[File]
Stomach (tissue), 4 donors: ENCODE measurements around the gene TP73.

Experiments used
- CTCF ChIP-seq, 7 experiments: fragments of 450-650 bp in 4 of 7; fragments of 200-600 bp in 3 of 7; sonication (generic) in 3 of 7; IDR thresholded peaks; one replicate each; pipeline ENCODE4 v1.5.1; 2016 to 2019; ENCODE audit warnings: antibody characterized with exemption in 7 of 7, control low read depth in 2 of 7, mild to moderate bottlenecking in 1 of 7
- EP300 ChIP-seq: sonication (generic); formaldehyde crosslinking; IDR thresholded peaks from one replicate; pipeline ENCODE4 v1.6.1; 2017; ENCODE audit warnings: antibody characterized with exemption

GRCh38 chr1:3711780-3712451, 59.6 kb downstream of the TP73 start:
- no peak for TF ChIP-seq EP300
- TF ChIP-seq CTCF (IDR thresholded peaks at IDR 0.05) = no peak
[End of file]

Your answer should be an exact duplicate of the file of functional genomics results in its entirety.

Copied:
Stomach (tissue), 4 donors: ENCODE measurements around the gene TP73.

Experiments used
- CTCF ChIP-seq, 7 experiments: fragments of 450-650 bp in 4 of 7; fragments of 200-600 bp in 3 of 7; sonication (generic) in 3 of 7; IDR thresholded peaks; one replicate each; pipeline ENCODE4 v1.5.1; 2016 to 2019; ENCODE audit warnings: antibody characterized with exemption in 7 of 7, control low read depth in 2 of 7, mild to moderate bottlenecking in 1 of 7
- EP300 ChIP-seq: sonication (generic); formaldehyde crosslinking; IDR thresholded peaks from one replicate; pipeline ENCODE4 v1.6.1; 2017; ENCODE audit warnings: antibody characterized with exemption

GRCh38 chr1:3711780-3712451, 59.6 kb downstream of the TP73 start:
- no peak for TF ChIP-seq EP300
- TF ChIP-seq CTCF (IDR thresholded peaks at IDR 0.05) = no peak